Russia’s Saratov Oblast (province) is located in the southeastern portion of the East-European plain, in the Lower Volga River Valley. Southern Russia produces roughly 40 percent of the country’s total agricultural output, and Saratov Oblast is the largest producer of grain in the Volga region. Vegetation changes in the province’s agricultural lands between spring and summer are apparent in these images acquired on May 31 and July 18, 2002 (upper and lower image panels, respectively) by the Multi-angle Imaging SpectroRadiometer (MISR).
The left-hand panels are natural color views acquired by MISR’s vertical-viewing (nadir) camera. Less vegetation and more earth tones (indicative of bare soils) are apparent in the summer image (lower left). Farmers in the region utilize staggered sowing to help stabilize yields, and a number of different stages of crop maturity can be observed. The main crop is spring wheat, cultivated under non-irrigated conditions. A short growing season and relatively low and variable rainfall are the major limitations to production. Saratov city is apparent as the light gray pixels on the left (west) bank of the Volga River. Riparian vegetation along the Volga exhibits dark green hues, with some new growth appearing in summer.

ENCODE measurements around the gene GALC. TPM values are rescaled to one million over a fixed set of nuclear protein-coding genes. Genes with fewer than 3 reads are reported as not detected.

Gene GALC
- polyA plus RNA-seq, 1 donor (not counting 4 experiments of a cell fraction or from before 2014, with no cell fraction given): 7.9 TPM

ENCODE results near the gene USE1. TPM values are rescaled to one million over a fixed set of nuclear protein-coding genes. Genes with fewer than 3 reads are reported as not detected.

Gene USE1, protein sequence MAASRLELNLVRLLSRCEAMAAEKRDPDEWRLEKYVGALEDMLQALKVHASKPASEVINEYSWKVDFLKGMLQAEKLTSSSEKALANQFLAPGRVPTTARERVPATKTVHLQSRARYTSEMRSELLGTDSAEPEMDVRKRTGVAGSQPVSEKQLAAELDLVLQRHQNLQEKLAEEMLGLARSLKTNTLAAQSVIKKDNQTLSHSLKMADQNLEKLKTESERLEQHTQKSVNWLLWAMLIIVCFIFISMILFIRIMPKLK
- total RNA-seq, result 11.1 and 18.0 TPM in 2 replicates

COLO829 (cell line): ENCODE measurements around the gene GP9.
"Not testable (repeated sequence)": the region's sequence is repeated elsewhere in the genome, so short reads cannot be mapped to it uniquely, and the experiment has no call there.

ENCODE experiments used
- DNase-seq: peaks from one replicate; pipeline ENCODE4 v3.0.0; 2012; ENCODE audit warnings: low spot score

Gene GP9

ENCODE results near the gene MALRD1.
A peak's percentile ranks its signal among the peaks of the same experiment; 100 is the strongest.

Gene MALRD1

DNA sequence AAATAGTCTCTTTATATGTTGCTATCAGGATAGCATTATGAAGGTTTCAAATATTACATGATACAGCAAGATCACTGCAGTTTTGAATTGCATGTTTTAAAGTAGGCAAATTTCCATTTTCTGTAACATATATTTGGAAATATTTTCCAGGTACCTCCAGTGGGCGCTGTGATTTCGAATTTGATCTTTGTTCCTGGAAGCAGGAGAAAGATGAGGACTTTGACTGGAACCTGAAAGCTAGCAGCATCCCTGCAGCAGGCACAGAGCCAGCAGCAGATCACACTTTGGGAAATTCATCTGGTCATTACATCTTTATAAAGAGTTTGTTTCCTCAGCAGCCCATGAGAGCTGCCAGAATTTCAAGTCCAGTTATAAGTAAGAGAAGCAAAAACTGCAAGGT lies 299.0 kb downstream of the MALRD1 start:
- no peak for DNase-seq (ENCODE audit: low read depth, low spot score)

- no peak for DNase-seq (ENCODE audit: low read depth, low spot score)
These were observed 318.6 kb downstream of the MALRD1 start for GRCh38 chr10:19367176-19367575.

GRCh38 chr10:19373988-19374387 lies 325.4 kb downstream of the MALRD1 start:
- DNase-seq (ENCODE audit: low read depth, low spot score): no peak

The right-hand panels are multi-angle composites created with red band data from MISR’s 60-degree backward, nadir and 60-degree forward-viewing cameras displayed as red, green and blue respectively. In these images, color variations serve as a proxy for changes in angular reflectance, and the spring and summer views were processed identically to preserve relative variations in brightness between the two dates. Urban areas and vegetation along the Volga banks look similar in the two seasonal multi-angle composites. The agricultural areas, on the other hand, look strikingly different. This can be attributed to differences in brightness and texture between bare soil and vegetated land. The chestnut-colored soils in this region are brighter in MISR’s red band than the vegetation. Because plants have vertical structure, the oblique cameras observe a greater proportion of vegetation relative to the nadir camera, which sees more soil. In spring, therefore, the scene is brightest in the vertical view and thus appears with an overall greenish hue. In summer, the soil characteristics play a greater role in governing the appearance of the scene, and the angular reflectance is now brighter at the oblique view angles (displayed as red and blue), thus imparting a pink color to much of the farmland and a purple color to areas along the banks of several narrow rivers. The unusual appearance of the clouds is due to geometric parallax which splits the imagery into spatially separated components as a consequence of their elevation above the surface.
The Multi-angle Imaging SpectroRadiometer observes the daylit Earth continuously from pole to pole, and views almost the entire globe every 9 days. These images cover an area of about 173 kilometers x 171 kilometers.